I was bobbing around on a boat in the Atlantic wondering about our next meal and if we would survive it.
Crossing this mighty ocean in a small boat is one of life’s greatest endurance tests.
Luckily, we weren’t doing that. We were actually trying to rendezvous with a tiny banana-shaped fun boat off Lanzarote. It was due to whizz kids and young parents from our pleasure cruiser on a thrilling spray-soaked spin around a bay. We were on one of those half-day holiday cruises. Part-fun trip for children and part-booze cruise for grown ups.
As the first bunch of banana-boat adventurers pushed off from the side, canny older passengers were setting course for the food and booze queue below deck. As my wife and I joined the line for the hot and cold buffet, we never forgot what happened next – especially as we are in the grip of coronavirus hysteria.
We were about to join the queue when a middle-aged woman emerged from a loo and took her place ahead of us. I’ve never been a fan of buffets unless I am first in line when lids or cling film come off. I can’t bear the thought of people touching or spluttering over the spread before it’s my turn.
So imagine how a man with such a phobia felt when he saw the same woman touch her perspiring head and face repeatedly, and rub her runny nose with her fingers, while squeezing and prodding bread rolls to check their freshness.
We gave the bread and salad a wide berth, but dined on hot chicken instead, washed down with red wine – straight from serving taps in the makeshift galley. We had a very merry time, but it was a reminder that old hygiene habits die hard.
Back in Aberdeen I was strolling along along a main street, breathing in dry cold air – perfect weather for coronavirus. People were scurrying around in the real everyday world in contrast to some politicians and broadcasters who seem to be self-isolating in their own hysterical bubble.
I gazed through a shop window as an assistant propelled a full-throttle sneeze across the counter. No hands, no tissue paper. I wondered what scientific imaging would show: maybe something like a bug-filled meteor shower landing on some hapless customers.
I popped into a big shopping centre for a coffee, but used its public toilet first. You get used to all sorts of sights and sounds in these places, but what was this? I could hear deep rhythmic snoring from one of the cubicles. Whoever was slumbering away blissfully in there went in with various natural skin bugs which we all carry, but probably left with a lot more for company.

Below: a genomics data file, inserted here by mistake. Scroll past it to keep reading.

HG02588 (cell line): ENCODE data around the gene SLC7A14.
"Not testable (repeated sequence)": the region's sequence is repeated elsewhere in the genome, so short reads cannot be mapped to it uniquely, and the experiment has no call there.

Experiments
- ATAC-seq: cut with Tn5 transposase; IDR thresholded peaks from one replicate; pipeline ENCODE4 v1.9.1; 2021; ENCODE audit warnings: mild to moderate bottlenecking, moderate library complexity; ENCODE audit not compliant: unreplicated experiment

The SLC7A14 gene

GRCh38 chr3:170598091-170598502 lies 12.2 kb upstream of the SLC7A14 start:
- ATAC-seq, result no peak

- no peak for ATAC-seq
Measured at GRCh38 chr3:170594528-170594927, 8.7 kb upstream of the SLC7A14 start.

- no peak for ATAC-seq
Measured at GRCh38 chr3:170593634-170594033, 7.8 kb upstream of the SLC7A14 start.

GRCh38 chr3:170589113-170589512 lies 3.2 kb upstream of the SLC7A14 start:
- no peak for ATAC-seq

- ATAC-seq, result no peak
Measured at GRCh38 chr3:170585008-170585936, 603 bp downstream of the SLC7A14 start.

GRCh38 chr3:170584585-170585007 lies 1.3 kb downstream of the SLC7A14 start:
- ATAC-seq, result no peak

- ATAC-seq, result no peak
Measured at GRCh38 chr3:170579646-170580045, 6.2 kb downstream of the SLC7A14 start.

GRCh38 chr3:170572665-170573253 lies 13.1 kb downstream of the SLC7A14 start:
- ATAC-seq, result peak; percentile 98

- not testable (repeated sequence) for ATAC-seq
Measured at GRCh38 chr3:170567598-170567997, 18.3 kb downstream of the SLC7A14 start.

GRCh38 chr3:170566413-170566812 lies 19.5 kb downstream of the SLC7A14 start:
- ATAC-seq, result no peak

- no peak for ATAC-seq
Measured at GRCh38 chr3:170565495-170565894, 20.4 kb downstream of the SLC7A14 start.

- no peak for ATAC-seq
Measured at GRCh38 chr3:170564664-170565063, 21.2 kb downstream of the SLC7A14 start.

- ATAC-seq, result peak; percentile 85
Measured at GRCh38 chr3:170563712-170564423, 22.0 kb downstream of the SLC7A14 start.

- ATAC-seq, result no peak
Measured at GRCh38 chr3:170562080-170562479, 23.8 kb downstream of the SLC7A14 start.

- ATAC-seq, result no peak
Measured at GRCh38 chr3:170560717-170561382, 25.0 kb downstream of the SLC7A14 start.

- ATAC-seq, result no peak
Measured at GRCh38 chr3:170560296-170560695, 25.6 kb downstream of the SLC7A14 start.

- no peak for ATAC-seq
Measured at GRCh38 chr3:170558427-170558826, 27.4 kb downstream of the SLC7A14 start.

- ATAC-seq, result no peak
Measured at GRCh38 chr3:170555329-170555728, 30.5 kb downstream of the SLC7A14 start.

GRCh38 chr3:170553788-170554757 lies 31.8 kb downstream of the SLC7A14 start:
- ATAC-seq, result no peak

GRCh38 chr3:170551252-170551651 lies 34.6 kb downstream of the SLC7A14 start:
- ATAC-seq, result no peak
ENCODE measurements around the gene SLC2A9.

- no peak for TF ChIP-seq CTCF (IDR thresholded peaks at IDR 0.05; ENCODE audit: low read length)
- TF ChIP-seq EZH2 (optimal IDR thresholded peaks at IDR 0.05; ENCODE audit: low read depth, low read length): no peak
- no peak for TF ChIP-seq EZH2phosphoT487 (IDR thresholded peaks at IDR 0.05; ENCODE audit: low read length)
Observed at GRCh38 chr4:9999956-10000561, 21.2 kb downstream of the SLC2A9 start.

I stared at a bus stop with one of those digital screens projecting advertising images. Among them was a Government coronavirus warning about hand washing. It was pleasing to see the slogan “wash as often as you can for 20 seconds” rather than cringy messages better suited to eight-year olds about singing Happy Birthday or the alphabet twice. It was also good to see old-fashioned soap and water being promoted as well as alcohol-based hand sanitiser.
Soap is just as effective if used properly. Don’t those ridiculous hoarders know that they probably need to use half a bottle at a time to cover their hands, fingers and nails properly?
One thing we have learned from this crisis is that we don’t know how to wash our hands properly.
Cheltenham race-goers on TV were dribbling a squirt of hand sanitiser on their fingertips in the mistaken belief it was enough. It’s difficult for the government to overcome ingrained poor hygiene habits and a primeval survival urge to hoard food.
Many experts agree the disease will peak and pass, immunity will grow and a vaccine will come. And who knows, President Trump might be right about warmer weather killing it off, as happens with less dangerous winter flu.
The previous message on that digital screen was selling baked beans. It made me think of hoarding straight away. So off we went to a big Tesco store where, predictably, shelves of hand sanitisers had been picked as clean as vultures dining out on a dead gazelle.
I saw a pensioner staggering out with a jumbo pack of loo roll. And then, alarmingly, I noticed that rows of yoghurt-drink shelves had been stripped bare. Yoghurt drinks? Had I stumbled on a new anti-coronavirus measure? What were panic-buyers doing with yoghurt drinks? Swallowing them or washing their hands in it?
It was neither. I tracked down an assistant, who smiled and confided, “Don’t panic, the fridge has broken that’s all.”
At least we know that if it really was the end of the world and aliens had landed, loo roll would be the first thing to fly off the shelves.
I don’t think we were panic-buying because it seemed like we had done our normal shop. I did notice one thing back at home, though, while unpacking. We had somehow acquired a rather large amount of tea and biscuits.
Very British, don’t you think?
David Knight is the long-serving former deputy editor of the Press and Journal